Introductory Agrometeorology/Soil temperature
- Objectives of the chapter
- To understand
- diurnal and seasonal variations in soil
- measurement of soil temperature
- significance of soil temperature in crop production
Soil is heated through:
-Geothermal process -Atmospheric process -Radiative process
Different biophysical, biochemical and microbiological processes are controlled by soil heat/temperature. Temperature of soil depends on soil thermal properties and heat content of soil mass.
Thermal properties of soil are:
a. Specific Heat
It is the heat required to raise the temperature of 1 g soil by 1 degree C. For clay, it is generally 0.8 cal / g degree C. It is affected by moisture content. Specific heat at field capacity (FC) is more than at wilting point.
b. Heat Capacity
It is the quantity of heat required to raise the temperature of 1cm3 soils by 1 degree C. Soil with high heat capacity warms up slowly. It depends upon soil moisture content, density of soil, texture, soil characteristics, organic matter content and coverage. It is denoted by Cv . Mathematically, Cv= ρC where ρ= bulk density and C=specific heat At FC, the Cv of most soils lie between 0.3-0.6 cal/cm3/degree C
c. Thermal conductivity
It is the quantity of heat transfer across a unit area in unit time under a unit temperature gradient. It shows the easiness of heat transfer. It varies with porosity, moisture content, texture and organic matter of soil. The thermal conductivity of dry sandy soil is about 0.00046 cal/cm/sec/degree C, while that of soil with OM and rich in humus is about 0.00027 cal/cm-1/sec-1/degree C.
Diurnal Variation of Soil temperature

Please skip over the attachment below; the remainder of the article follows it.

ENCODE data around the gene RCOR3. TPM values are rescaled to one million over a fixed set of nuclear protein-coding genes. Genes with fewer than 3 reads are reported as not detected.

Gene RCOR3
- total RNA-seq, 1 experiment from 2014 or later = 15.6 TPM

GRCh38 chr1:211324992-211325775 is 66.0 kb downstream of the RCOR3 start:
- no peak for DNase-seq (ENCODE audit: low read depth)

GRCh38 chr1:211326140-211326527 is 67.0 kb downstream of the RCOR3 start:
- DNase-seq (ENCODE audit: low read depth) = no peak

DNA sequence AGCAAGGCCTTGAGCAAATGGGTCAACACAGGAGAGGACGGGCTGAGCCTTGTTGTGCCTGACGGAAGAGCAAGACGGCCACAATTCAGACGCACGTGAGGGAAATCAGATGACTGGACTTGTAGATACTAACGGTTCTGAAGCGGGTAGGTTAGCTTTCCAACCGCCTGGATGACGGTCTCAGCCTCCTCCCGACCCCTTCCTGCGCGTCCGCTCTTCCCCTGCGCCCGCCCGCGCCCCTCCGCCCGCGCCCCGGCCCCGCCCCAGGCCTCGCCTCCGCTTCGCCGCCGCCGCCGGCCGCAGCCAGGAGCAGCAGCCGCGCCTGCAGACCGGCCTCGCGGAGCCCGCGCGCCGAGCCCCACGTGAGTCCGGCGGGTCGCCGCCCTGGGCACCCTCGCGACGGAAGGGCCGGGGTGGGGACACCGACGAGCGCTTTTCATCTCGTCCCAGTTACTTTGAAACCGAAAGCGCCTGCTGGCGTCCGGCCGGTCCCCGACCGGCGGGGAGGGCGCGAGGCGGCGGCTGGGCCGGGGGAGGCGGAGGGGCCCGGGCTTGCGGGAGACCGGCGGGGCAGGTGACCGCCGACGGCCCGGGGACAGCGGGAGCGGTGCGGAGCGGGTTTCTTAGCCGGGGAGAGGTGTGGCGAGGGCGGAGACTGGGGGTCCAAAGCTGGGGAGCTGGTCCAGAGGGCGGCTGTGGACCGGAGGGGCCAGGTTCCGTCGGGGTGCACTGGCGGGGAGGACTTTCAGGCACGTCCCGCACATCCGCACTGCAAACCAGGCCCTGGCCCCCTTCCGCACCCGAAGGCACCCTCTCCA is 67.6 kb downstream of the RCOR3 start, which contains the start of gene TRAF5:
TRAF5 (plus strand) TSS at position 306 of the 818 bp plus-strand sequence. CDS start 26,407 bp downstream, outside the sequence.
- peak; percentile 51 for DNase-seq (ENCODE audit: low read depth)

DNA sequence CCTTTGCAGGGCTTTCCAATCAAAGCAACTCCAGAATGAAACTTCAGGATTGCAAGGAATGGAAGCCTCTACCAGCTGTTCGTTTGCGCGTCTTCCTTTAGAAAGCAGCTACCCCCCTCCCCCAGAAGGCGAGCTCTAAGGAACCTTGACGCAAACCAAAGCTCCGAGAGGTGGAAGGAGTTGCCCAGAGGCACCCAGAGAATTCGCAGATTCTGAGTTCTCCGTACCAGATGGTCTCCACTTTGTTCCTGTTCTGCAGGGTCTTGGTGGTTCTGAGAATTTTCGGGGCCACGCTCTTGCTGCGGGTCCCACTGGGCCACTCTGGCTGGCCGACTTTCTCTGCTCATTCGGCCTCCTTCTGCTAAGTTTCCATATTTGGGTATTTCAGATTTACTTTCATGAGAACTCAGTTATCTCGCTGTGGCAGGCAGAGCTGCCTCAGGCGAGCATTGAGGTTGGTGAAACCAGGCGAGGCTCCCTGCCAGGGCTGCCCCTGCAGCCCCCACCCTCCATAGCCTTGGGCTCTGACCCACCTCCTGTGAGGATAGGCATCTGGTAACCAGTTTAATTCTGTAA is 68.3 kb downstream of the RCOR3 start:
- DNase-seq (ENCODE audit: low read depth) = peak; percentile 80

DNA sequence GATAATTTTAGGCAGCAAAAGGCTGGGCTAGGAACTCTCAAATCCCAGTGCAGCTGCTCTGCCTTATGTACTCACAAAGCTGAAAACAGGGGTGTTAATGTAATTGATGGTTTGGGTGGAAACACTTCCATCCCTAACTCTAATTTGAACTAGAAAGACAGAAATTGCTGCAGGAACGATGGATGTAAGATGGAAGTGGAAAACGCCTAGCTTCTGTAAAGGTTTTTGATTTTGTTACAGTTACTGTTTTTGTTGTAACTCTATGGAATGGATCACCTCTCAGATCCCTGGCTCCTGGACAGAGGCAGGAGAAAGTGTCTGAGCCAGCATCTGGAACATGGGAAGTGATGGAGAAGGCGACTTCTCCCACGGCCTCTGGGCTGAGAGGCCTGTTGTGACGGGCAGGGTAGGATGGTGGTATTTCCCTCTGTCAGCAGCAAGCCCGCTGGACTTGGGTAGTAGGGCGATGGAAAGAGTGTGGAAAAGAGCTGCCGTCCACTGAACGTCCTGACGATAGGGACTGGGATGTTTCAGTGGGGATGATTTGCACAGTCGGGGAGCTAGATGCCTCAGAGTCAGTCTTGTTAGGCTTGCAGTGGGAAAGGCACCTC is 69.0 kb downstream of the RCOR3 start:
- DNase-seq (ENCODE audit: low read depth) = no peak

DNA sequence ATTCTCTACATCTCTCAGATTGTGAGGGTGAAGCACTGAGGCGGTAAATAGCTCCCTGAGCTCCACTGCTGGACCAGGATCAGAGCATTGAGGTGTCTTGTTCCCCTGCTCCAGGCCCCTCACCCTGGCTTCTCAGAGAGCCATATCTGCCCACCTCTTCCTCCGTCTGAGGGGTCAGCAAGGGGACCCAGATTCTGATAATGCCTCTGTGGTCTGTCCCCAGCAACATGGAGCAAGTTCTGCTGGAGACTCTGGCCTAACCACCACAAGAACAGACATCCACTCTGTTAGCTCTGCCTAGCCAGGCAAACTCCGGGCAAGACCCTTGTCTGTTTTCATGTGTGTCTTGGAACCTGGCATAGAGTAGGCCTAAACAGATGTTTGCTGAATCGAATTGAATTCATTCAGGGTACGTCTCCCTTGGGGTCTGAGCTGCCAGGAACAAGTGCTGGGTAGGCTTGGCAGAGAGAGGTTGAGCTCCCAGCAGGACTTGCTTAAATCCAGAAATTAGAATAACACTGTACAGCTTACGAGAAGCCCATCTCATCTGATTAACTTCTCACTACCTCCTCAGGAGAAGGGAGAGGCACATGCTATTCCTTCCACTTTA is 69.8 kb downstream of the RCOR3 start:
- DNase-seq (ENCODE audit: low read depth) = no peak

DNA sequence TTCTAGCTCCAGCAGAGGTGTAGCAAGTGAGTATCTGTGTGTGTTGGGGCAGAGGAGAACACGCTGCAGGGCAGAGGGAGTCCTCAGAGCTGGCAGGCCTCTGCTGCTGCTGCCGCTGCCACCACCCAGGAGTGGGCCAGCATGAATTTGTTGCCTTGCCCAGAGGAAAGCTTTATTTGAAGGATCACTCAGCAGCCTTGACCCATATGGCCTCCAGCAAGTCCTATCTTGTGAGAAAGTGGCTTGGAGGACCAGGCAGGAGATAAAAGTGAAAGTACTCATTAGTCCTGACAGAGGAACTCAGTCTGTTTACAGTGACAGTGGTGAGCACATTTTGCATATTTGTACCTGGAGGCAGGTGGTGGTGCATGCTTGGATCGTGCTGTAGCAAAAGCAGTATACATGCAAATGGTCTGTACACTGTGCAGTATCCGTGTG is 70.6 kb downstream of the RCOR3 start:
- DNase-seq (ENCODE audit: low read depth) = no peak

When solar radiation falls on the soil surface, it heats the soil causing a difference of temperature between surface soil and sub-soil. At day time, heat flows from surface soil to sub-soil and viceversa at night. So, the profile goes through different temperature variations called diurnal variation of soil temperature. Amplitude of diurnal wave of soil temperature decreases rapidly with depth and is smaller at higher depth. Greater diurnal variation occurs on sandy soil than in clayey soil. The temperature fluctuation is not as rapid on a cloudy day as compared to that on a clear day.
Annual Change in Soil Temperature
In January, the upper portion of the soil profile is at minimum temperature and thesoil is progressively warmer at lower depths. Therefore, the net flow of heat is upwards. In February-March, lower layer is still cool, surface soil warms up the rate star accelerate. The flow of heat is now downwards. The whole soil profile attains maximum temperature at the last of May or June. Monsoon prevails in June and the soil temperature decreases, but the net flow heat is still downwards. The variation temperature is maximum at June-September due to heavy rain and high water table condition. After the commencement of October, movement of heat takes place from subsoil to surface soil, and the cycle continues.
Soil thermometers are used to measure the soil temperature. Soil thermometers are of two types:
a. Contact type : Mercury thermometer, Bimetallic strip, Constant pressure or volume thermometer, Electric resistant thermometer, Thermocouple.
b. Non-contact type: Optical Pyrometer, Total intensity radiometer
Soil temperature is essential in
- seed germination
- functional activity of roots
- physiology and metabolic activity of plant
- several physical, chemical biological processes occurred in the soil
- incidence of plant diseases and effects on plant growth
- High soil temperature increases the rate of respiration that increases the consumption of carbohydrates. This decreases the size of potato tubers.
- Nitrogen fixation is favoured in the temperature range of 5-27 degree C. High temperature leads to de-nitrification.
- Microbial activities are directly influenced by soil temperature. Soil bacteria become inactive
below 5 degree C and death of bacteria occurs usually above 30 degree C.